Even though they don’t occupy the “apex” niche (does anything, really?), the Crescents are still predators of small prey. Their elaborate, multispecies respiratory system gives them the ability to move faster than anything else in their ecosystem, but, like the sauropods of Earth’s past, they prefer to move their body as little as possible, preferring to reach from where they are.Continue reading “The Crescent and its Prey”
The Crescent/Frond symbiote is a pretty badass predator. But there’s always a bigger fish. The Deep Biggo (I’m really hoping to come up with a better name before publication) is a filter feeder with a symbiotic trick up its sleeve for getting bigger prey.Continue reading “The Deep Biggos — Filter Feeders With a Plan B”
I’m starting to work out the specific physiology of the Crescent symbiont in the Crescent/Frond symbiote project that I’m doing for Almost Real.
Its gills look like eyes, its eyes look like mouths, its mouth looks like genitals, and its genitals are in its gills.Continue reading “Almost Real Symbiote, Sketch 3”
This month, I started work on a piece for issue 3 of Almost Real, the biannual speculative biology zine. The theme through the issue is undersea creatures, so even though I’d wanted to work on previous issues and hadn’t really been able to, this one made me sweat. And then they shared the assignment list.
One of the available assignments was symbiosis. So I started falling all over myself to do it, and now I am! And I’m really happy about it. There are going to be a few developmental sketches before it comes together, with the final appearing first in the magazine, itself.Continue reading “Almost Real Symbiotes”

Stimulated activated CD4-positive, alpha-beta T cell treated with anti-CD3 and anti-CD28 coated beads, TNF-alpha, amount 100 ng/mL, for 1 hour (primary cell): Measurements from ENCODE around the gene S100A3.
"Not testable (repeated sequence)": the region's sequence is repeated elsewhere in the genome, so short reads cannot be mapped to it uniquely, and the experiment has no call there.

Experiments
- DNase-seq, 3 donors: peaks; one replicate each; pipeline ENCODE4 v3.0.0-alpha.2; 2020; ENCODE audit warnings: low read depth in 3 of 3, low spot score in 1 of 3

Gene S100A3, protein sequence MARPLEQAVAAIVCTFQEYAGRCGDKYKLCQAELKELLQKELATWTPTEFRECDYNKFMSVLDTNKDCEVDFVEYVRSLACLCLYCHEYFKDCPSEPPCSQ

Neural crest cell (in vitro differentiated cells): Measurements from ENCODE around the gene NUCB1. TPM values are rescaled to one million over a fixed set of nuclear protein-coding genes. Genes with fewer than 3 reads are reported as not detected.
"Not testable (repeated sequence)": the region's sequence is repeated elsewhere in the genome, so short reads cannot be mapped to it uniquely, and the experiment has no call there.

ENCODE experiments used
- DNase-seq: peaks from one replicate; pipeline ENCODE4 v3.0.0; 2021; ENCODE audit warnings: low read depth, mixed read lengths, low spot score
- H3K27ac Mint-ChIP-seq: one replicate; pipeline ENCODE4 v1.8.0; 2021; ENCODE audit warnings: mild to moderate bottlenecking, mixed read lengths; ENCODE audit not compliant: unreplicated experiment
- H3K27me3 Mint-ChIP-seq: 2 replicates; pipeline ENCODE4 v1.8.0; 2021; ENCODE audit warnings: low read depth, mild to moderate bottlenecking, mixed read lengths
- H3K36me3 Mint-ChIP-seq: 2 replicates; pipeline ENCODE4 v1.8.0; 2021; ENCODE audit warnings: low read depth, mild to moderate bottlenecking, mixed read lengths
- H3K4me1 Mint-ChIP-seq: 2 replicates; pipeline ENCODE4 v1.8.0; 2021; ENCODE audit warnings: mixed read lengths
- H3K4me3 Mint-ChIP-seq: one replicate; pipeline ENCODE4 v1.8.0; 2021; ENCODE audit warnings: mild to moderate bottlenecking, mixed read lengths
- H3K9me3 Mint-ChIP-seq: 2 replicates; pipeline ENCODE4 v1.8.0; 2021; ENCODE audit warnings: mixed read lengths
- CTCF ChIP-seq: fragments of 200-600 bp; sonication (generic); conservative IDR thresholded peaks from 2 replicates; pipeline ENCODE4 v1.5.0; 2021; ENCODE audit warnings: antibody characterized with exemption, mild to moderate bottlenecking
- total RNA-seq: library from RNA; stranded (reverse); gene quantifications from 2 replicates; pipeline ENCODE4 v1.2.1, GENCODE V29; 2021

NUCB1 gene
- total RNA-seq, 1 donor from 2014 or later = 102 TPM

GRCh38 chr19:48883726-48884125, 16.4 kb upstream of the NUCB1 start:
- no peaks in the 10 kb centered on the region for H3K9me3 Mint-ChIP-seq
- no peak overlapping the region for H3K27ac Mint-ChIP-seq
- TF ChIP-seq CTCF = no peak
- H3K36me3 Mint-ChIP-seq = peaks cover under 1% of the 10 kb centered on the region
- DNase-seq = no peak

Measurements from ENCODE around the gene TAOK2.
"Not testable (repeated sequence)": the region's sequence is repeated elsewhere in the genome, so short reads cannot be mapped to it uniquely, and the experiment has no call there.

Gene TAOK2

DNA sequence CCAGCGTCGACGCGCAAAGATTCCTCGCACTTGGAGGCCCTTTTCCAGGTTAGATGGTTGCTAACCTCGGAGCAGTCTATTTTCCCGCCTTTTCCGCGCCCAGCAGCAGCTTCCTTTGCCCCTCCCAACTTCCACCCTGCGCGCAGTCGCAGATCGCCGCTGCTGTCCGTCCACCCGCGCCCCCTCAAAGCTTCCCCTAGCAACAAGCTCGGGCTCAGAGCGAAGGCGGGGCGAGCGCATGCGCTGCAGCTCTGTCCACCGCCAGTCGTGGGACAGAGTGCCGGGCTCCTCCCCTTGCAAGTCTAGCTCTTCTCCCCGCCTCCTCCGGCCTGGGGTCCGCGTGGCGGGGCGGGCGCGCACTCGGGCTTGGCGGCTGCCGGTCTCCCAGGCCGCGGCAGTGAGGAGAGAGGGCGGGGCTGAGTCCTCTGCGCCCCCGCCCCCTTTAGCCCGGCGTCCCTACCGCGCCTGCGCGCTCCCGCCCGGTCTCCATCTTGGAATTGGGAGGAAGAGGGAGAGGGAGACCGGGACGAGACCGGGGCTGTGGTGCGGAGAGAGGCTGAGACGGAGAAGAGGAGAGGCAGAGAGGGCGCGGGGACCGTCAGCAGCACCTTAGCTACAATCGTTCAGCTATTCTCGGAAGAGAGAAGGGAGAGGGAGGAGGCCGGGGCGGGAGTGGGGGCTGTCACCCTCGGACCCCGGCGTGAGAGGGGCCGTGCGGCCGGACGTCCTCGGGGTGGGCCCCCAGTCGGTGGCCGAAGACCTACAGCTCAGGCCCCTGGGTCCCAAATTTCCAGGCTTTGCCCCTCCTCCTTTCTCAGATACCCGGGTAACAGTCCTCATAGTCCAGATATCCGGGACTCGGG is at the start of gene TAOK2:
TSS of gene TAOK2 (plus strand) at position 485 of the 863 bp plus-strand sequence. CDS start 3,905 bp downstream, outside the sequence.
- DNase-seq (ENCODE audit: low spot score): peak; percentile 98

A lot of you will probably recognize this painting. It’s my copy of one of Wayne Barlowe’s paintings from his seminal speculative zoölogy book, Expedition. The book is a prize possession of mine, as it is, I suspect, of anyone who has it in their library.
The Fibonacci geyland of Ashlesa 3.1 is a vast “grass”land of Monoforms that support the coboglobin-based ecosystem of Diforms, Triforms, Pentaforms, and Octoforms. This, the Titanic Pentaform, is the most massive Pentaform discovered to date.
Ashlesa 5.2 has a rich set of near-isolated ecosystems. Among the few entities that can cross the vast deserts of the planet are the flying Pentaforms, of which explorers have identified two species.
Where the other is an aerial predator, this one is a filter feeder, a solitary flyer.
Phenderson Djèlí Clark’s flash fiction, The Machine of the World, is one of the stories that will be coming on Season 2 of The Kaleidocast, and I’m honored to have had the opportunity to make my observations as it emerged into Meta-Brooklyn, recorded here in my sketchbook.
I am deeply honored that the Kaleidocast podcast has invited me to illustrate some of their upcoming stories for Season 2. I’ll show you another one shortly, but I’m just so happy with this one, I had to show it first.